Category Archives: Culture

The Empire Files: Bloodshed on the border


In the second part [first part here] of “The Empire’s Border,” her report on the bloody politics of the United States’ southern border, The Empire Files‘ Abby Martin examines the origins of that boundary line in bloody conflict, America’s first imperial war against another American nation state.

Her focus then shifts to the first border wall, erected after a fierce street battle in the border town of Nogales, Arizona/Juarez, Mexico 98 years ago.

Adding immensely to the border tensions was the implementation of the North American Free Trade Agreement [and do watch Hillary’s spouse preaching its virtues on signing the treaty into law].

Then came 9/11, and the subsequent paranoia-enabled national security spending binge, in which fears of boundary leakage proved centers of immense profits and bureaucratic binging. . .

Increased deaths became inevitable, especially given a media fueled campaign of paranoia direction against brown-skinned people.

Well, we’ll leave the rest for you.

From teleSUR English:

The Empire Files: The Empire’s Border Part II – A Hidden War

Program notes:

In the second installment of this two-part episode, Abby Martin continues her investigation of the hidden war on the U.S.-Mexico border, looking at the root causes of the epidemic of migrant deaths. The Empire Files documents an inflated, paramilitary Border Patrol, the devastating impacts of NAFTA, how the U.S. Empire benefits from immigrant labor and what can change the equation.

Featuring interviews with Todd Miller, author of ‘Border Patrol Nation’, and Araceli Rodriguez, mother of Jose Antonio, a 16-year-old boy murdered by Border Patrol.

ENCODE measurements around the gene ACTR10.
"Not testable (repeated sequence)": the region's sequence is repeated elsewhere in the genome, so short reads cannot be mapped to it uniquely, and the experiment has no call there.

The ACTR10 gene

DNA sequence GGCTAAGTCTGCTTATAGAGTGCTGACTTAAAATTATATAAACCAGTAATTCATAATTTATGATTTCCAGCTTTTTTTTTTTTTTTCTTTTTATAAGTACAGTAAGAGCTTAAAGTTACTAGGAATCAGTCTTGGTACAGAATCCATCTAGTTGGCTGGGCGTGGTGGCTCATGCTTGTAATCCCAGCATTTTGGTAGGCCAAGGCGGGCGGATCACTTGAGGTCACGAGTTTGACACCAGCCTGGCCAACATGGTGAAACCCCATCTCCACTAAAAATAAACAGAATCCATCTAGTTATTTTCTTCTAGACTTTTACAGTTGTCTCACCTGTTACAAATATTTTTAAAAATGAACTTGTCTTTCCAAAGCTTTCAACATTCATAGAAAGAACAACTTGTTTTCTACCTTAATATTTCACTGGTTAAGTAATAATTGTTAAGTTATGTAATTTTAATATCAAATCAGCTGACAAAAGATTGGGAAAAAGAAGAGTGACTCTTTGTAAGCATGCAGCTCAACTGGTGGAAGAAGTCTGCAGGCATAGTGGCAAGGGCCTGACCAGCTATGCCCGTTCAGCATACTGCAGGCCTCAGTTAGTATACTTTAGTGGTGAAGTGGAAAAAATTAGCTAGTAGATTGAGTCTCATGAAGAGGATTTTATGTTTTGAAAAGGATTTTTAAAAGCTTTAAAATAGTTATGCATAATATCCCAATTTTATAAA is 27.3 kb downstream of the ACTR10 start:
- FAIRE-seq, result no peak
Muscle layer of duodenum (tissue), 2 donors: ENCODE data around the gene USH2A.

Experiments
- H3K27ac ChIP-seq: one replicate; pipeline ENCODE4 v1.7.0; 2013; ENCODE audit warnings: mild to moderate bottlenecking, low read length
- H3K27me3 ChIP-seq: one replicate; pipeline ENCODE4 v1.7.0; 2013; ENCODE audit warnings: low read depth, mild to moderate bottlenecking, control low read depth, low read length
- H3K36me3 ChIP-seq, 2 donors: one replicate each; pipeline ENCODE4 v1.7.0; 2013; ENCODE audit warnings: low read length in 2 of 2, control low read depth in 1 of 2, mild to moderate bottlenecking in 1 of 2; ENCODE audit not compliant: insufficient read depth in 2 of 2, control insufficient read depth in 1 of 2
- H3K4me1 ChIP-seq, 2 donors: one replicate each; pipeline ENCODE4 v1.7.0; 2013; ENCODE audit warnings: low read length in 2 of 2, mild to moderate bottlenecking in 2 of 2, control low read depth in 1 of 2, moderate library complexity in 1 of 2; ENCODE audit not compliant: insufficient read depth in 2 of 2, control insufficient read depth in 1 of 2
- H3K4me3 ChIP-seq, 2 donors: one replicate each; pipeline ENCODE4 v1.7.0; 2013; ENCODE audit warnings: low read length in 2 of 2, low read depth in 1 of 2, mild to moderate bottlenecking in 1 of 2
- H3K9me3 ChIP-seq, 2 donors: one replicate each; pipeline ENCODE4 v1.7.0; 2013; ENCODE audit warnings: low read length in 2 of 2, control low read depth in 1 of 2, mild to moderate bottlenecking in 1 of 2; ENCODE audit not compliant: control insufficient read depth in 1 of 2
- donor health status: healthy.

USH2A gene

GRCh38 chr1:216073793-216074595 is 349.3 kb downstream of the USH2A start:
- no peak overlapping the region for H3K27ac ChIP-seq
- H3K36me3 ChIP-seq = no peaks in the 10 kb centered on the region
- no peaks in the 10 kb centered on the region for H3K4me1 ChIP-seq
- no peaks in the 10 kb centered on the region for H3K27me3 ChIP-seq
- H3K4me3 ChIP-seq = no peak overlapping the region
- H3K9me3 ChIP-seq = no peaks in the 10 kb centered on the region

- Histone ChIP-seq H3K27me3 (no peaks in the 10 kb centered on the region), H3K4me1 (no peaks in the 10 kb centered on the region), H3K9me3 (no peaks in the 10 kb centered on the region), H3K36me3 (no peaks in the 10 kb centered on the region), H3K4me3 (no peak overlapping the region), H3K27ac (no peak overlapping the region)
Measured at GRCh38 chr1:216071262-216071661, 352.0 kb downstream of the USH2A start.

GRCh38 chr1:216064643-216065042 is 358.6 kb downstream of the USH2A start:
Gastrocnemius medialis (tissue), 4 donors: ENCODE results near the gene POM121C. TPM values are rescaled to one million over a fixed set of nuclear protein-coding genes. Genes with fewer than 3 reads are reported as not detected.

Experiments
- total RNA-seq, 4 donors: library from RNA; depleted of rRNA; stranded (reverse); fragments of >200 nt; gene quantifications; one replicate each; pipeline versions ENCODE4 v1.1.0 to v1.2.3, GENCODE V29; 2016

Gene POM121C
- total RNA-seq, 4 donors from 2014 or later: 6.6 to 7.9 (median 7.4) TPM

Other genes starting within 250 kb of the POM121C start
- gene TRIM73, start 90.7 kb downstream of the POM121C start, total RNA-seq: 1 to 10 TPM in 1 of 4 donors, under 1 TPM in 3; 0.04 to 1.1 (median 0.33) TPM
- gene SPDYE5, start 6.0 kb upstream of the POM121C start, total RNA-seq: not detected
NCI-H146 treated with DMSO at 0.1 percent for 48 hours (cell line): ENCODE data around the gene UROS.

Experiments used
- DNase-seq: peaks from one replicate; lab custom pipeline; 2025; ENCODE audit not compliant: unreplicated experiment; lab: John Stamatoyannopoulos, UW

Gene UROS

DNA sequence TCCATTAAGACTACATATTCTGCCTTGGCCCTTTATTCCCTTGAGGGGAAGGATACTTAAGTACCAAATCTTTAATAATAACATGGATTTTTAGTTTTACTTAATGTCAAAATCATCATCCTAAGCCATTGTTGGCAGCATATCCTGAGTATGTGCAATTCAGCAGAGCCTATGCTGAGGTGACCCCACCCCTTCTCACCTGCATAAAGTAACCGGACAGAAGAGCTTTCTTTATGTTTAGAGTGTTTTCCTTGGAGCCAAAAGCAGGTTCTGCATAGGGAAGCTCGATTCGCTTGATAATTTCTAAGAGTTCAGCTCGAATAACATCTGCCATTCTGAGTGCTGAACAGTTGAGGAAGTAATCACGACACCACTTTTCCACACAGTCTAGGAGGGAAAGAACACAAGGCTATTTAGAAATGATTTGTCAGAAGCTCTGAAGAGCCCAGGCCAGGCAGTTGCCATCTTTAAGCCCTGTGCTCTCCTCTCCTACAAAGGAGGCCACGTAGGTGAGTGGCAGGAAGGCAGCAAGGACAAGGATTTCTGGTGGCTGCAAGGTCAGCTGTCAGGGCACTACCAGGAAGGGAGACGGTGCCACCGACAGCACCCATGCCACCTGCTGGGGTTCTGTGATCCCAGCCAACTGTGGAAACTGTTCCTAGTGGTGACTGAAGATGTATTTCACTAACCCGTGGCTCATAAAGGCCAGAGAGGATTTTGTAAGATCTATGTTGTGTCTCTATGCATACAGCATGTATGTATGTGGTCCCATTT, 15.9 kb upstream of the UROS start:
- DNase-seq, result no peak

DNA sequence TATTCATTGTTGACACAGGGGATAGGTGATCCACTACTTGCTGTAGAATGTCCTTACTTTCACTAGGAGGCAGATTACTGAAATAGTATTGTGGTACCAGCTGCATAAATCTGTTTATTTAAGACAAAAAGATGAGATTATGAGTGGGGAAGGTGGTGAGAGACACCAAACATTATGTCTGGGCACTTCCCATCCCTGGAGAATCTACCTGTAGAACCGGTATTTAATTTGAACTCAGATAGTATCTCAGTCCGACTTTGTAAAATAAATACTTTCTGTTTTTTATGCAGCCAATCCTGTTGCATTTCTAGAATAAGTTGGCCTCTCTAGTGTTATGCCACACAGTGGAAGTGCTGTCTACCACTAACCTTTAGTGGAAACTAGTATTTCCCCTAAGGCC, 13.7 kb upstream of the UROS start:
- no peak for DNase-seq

And now for something completely different. . .


Take the faceplate off a Thomas the Tank Engine locomotive, then add it to a wall- and ceiling-running remote-controlled Japanese toy car , and you’ve come up with the stuff of dreams.

Or nightmares.

From Japanese technohacker Y NAKAJIMA [more creations here]:

Stray Thomas

H/T to Metafilter.

Facebook: Stay away for a good night’s sleep


And since we’re on an academic and media jag today, another scientific study of note, from the University of California at Irvine newsroom:

UCI researchers link compulsive Facebook checking to lack of sleep

Study correlates tiredness, bad mood, distractibility and social media browsing

If you find yourself toggling over to look at Facebook several dozen times a day, it’s not necessarily because the experience of being on social media is so wonderful. It may be a sign that you’re not getting enough sleep.

In a recently completed study, researchers at the University of California, Irvine demonstrated that lack of sleep – in addition to affecting people’s moods and productivity – leads to more frequent online activities such as browsing Facebook.

“When you get less sleep, you’re more prone to distraction,” said lead researcher Gloria Mark, a UCI informatics professor. “If you’re being distracted, what do you do? You go to Facebook. It’s lightweight, it’s easy, and you’re tired.”

Sleep deprivation can lead to loss of productivity throughout the economy. It can cause workplace mishaps and make drivers fall asleep at the wheel. Experts in the field of human-computer interaction want to know how sleep loss impacts people so they can design better technologies and products.

“There have been lots of studies on how information technology affects sleep. We did the opposite: We looked at how sleep duration influences IT usage,” said Mark, who will present the findings at a leading computer-human interaction conference in May.

She and her colleagues collected data from 76 UCI undergraduates – 34 males and 42 females – for seven days during the spring 2014 quarter. The study controlled for students’ gender, age, course load and deadlines and relied on sensors to objectively gauge their behavior, activities and stress levels.